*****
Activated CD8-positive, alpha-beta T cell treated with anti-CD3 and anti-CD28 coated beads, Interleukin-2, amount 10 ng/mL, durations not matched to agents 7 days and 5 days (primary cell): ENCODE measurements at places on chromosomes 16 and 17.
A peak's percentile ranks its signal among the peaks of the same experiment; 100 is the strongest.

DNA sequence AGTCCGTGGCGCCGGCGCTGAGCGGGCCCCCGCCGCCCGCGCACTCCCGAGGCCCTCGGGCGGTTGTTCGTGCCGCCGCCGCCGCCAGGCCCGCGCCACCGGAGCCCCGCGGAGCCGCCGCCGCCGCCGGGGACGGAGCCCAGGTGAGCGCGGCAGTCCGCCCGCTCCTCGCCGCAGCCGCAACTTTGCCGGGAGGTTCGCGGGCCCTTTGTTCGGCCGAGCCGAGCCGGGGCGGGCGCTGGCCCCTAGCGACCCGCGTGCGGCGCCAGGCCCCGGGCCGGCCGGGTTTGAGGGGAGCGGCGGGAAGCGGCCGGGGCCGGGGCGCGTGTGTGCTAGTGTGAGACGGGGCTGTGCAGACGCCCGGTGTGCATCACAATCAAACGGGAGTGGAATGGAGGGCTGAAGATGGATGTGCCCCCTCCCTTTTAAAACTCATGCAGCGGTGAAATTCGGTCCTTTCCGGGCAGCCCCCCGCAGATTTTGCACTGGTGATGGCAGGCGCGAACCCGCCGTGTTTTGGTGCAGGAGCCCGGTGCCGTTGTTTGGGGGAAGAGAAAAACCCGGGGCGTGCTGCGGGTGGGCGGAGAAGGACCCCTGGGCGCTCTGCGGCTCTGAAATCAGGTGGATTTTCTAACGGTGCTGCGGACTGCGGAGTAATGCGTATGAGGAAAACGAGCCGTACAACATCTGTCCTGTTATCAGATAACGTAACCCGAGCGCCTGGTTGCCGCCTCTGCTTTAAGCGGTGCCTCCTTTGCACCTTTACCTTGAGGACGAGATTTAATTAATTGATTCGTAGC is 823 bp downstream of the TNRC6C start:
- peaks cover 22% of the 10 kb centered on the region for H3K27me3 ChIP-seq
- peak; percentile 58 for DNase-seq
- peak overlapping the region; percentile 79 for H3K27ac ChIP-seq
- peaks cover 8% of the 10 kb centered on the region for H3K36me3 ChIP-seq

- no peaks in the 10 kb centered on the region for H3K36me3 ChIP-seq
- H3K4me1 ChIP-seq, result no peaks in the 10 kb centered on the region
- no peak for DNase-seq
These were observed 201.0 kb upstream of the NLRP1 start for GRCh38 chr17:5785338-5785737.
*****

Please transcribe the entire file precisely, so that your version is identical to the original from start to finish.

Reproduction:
Activated CD8-positive, alpha-beta T cell treated with anti-CD3 and anti-CD28 coated beads, Interleukin-2, amount 10 ng/mL, durations not matched to agents 7 days and 5 days (primary cell): ENCODE measurements at places on chromosomes 16 and 17.
A peak's percentile ranks its signal among the peaks of the same experiment; 100 is the strongest.

DNA sequence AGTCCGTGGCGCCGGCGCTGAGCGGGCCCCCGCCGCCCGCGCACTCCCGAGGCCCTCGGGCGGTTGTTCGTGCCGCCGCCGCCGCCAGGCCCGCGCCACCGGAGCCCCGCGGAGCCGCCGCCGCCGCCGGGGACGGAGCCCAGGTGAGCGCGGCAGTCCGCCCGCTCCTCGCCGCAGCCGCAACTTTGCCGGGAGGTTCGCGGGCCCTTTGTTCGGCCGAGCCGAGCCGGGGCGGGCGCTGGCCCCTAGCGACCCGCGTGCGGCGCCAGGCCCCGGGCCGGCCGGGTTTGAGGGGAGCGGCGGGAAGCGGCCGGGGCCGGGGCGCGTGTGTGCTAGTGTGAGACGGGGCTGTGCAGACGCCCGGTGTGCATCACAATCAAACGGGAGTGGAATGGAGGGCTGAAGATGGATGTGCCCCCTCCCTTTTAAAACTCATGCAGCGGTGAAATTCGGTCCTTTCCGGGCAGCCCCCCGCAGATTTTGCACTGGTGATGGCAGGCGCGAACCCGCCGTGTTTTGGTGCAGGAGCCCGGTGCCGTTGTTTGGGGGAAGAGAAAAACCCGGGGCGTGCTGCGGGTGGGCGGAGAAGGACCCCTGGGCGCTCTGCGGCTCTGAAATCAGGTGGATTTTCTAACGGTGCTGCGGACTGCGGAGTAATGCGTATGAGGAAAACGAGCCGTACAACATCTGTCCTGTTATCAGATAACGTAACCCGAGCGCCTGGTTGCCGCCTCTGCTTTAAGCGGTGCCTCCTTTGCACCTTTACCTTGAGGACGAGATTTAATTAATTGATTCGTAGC is 823 bp downstream of the TNRC6C start:
- peaks cover 22% of the 10 kb centered on the region for H3K27me3 ChIP-seq
- peak; percentile 58 for DNase-seq
- peak overlapping the region; percentile 79 for H3K27ac ChIP-seq
- peaks cover 8% of the 10 kb centered on the region for H3K36me3 ChIP-seq

- no peaks in the 10 kb centered on the region for H3K36me3 ChIP-seq
- H3K4me1 ChIP-seq, result no peaks in the 10 kb centered on the region
- no peak for DNase-seq
These were observed 201.0 kb upstream of the NLRP1 start for GRCh38 chr17:5785338-5785737.